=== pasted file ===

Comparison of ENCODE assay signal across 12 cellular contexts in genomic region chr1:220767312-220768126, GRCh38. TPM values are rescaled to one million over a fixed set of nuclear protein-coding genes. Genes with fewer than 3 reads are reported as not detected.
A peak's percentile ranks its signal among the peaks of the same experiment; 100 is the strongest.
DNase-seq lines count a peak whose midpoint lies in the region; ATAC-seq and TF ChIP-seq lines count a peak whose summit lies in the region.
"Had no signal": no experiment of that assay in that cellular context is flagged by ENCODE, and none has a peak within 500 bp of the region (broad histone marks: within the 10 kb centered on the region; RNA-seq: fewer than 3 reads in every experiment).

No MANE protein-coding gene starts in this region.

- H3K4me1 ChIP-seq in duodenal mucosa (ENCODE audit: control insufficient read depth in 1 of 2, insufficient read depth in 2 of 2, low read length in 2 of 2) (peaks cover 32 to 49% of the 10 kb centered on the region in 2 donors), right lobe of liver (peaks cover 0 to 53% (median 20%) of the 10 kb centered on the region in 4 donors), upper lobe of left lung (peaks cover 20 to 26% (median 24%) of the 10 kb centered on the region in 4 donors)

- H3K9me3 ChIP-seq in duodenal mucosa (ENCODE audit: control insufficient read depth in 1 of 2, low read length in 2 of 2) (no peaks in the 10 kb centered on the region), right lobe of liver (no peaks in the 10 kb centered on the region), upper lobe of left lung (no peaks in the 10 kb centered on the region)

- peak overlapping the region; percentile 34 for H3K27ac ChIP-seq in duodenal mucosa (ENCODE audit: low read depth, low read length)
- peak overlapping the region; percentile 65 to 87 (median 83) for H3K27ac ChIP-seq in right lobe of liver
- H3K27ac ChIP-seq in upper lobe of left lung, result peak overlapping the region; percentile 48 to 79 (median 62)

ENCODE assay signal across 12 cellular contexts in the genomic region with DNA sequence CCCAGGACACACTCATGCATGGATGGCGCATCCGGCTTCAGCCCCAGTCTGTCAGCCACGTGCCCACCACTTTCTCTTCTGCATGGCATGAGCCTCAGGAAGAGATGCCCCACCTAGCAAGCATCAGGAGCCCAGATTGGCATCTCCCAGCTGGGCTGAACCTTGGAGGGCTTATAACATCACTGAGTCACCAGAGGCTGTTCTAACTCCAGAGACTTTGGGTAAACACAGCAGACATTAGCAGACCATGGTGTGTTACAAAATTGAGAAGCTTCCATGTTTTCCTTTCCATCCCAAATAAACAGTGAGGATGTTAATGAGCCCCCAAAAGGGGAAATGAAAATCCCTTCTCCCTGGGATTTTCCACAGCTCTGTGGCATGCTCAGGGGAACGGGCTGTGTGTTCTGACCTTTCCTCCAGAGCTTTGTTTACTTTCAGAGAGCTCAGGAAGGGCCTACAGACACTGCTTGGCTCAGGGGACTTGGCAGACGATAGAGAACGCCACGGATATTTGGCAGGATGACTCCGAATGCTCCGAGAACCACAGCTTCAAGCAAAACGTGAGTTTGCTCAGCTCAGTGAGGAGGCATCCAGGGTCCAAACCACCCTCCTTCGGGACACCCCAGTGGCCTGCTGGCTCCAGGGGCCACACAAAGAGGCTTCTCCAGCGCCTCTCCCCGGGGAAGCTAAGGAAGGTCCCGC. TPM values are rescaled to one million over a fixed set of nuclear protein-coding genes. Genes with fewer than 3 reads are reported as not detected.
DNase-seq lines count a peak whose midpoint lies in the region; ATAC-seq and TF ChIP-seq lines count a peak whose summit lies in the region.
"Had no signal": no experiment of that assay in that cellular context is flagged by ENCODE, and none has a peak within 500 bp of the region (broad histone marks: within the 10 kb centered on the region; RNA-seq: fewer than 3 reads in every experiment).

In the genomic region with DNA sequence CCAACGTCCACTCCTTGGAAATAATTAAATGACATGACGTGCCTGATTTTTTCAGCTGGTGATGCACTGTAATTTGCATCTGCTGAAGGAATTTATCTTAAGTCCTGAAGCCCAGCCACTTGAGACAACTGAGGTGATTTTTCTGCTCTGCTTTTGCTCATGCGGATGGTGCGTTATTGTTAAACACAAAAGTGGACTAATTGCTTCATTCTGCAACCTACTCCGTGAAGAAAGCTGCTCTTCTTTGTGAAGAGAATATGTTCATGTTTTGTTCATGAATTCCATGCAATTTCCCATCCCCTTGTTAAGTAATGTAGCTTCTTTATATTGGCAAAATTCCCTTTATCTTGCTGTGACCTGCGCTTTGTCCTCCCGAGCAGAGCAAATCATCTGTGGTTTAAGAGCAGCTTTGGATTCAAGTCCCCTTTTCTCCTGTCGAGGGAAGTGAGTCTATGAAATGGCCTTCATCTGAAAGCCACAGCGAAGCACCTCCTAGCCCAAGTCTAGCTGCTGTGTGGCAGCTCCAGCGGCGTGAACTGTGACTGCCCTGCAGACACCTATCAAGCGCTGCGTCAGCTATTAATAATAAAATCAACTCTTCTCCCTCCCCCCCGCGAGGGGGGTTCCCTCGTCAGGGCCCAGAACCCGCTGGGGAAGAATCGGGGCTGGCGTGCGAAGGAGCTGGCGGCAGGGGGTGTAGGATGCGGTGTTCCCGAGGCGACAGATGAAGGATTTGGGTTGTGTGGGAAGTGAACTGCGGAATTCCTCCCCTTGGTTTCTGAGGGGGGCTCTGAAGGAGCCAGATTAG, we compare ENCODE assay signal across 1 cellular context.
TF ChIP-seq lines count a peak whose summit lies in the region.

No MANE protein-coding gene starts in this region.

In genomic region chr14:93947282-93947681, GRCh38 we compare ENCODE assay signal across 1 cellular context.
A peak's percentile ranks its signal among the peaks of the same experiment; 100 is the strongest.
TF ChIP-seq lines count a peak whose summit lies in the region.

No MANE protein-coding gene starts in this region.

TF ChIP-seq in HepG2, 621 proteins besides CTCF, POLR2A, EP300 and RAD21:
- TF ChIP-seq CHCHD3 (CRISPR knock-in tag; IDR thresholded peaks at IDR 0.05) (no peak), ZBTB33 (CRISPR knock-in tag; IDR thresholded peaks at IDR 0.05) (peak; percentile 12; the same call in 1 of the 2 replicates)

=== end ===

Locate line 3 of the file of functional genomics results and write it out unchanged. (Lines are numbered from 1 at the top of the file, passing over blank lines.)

DNase-seq lines count a peak whose midpoint lies in the region; ATAC-seq and TF ChIP-seq lines count a peak whose summit lies in the region.